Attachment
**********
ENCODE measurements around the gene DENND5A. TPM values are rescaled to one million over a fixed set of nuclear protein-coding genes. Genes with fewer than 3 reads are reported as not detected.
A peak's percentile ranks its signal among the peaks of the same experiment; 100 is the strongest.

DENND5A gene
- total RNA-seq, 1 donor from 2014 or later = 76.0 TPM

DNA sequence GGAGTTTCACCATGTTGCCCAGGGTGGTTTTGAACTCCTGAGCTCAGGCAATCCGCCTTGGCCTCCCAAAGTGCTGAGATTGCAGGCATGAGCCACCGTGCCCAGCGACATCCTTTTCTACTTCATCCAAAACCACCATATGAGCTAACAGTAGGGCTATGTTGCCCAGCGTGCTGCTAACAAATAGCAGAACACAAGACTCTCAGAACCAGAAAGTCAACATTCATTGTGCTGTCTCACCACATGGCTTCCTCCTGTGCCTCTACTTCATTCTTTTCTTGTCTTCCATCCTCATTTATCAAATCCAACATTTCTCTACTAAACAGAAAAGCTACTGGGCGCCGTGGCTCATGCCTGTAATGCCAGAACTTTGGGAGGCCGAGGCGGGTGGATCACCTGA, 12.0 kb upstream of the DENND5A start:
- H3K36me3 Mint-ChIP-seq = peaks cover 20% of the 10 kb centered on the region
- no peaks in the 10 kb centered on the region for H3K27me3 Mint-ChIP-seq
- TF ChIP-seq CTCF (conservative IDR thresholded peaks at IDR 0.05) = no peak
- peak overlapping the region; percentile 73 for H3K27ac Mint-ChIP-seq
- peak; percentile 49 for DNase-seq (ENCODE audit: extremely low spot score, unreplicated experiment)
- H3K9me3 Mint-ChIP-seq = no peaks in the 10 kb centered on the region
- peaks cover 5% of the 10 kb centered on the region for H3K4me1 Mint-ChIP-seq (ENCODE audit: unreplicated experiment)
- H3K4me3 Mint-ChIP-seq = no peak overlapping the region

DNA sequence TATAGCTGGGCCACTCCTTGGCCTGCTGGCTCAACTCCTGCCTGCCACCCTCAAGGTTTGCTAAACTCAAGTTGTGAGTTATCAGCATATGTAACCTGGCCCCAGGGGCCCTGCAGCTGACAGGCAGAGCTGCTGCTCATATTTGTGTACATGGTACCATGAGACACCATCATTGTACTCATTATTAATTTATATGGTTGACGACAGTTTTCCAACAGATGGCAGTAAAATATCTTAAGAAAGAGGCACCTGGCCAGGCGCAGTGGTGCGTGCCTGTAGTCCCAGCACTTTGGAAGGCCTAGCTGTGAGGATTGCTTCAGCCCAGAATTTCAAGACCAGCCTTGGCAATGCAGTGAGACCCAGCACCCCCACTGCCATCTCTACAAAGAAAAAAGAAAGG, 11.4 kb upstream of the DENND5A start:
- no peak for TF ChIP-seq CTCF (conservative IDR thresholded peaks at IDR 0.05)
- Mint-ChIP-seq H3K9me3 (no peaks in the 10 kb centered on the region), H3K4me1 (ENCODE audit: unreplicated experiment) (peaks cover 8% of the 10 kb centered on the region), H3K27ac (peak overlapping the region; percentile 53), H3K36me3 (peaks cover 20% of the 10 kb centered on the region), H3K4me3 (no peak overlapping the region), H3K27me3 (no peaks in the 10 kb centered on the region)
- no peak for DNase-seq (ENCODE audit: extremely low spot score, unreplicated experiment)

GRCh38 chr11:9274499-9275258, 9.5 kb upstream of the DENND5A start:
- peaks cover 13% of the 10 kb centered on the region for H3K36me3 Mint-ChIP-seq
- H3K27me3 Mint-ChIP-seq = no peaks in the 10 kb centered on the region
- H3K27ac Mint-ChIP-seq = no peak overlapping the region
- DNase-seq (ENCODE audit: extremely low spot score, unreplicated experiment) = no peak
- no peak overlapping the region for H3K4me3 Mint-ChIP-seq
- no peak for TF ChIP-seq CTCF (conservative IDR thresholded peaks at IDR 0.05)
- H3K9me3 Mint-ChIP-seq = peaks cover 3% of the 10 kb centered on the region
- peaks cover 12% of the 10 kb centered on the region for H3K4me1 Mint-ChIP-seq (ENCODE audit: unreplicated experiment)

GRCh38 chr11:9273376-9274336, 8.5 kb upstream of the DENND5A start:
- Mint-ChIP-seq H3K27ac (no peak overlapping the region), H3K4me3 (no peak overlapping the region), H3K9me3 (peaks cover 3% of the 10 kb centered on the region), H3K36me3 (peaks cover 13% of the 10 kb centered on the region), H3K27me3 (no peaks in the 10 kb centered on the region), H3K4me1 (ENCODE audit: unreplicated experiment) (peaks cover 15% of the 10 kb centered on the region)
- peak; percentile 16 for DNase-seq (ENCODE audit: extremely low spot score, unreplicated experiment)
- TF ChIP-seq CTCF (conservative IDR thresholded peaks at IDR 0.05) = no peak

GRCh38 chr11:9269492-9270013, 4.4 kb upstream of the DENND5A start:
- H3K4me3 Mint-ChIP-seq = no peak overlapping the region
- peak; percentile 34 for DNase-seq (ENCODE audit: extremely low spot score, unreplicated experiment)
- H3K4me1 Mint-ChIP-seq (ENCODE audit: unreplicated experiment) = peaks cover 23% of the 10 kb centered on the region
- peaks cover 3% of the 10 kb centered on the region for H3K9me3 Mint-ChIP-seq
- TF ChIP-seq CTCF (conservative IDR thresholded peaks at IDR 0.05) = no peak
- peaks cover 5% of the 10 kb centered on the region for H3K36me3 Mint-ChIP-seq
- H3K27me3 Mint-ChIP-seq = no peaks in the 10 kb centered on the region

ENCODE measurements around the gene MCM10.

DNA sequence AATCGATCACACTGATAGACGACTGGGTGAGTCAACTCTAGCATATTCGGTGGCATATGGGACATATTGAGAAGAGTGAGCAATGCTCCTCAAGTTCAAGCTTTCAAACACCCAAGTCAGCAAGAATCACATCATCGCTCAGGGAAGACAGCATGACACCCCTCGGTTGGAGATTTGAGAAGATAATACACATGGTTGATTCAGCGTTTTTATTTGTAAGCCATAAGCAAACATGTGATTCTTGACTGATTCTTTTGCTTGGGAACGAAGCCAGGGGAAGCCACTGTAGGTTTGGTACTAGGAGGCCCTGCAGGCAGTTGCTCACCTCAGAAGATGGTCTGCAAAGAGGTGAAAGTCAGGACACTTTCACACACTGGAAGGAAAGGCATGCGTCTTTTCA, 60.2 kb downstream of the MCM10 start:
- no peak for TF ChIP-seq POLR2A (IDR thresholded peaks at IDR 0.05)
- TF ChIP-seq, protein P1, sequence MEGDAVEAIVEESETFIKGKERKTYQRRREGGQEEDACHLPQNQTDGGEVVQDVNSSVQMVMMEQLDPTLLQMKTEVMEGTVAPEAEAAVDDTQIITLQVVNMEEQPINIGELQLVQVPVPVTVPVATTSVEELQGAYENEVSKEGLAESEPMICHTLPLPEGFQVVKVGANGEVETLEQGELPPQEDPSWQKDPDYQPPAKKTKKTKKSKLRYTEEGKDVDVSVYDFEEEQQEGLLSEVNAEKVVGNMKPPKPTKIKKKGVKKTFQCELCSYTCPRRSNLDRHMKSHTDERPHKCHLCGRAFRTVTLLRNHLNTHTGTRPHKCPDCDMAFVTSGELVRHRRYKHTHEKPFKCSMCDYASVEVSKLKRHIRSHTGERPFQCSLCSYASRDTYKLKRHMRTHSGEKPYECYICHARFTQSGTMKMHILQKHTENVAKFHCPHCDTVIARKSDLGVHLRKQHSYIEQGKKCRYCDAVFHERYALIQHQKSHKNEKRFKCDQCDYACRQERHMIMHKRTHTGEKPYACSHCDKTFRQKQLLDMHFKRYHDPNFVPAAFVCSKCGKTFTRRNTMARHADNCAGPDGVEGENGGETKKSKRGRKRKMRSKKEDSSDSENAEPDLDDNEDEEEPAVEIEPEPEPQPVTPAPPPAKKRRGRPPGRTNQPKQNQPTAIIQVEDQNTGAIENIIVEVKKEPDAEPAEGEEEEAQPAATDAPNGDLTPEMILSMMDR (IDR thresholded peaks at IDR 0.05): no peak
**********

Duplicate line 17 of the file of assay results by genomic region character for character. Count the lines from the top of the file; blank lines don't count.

- no peak for DNase-seq (ENCODE audit: extremely low spot score, unreplicated experiment)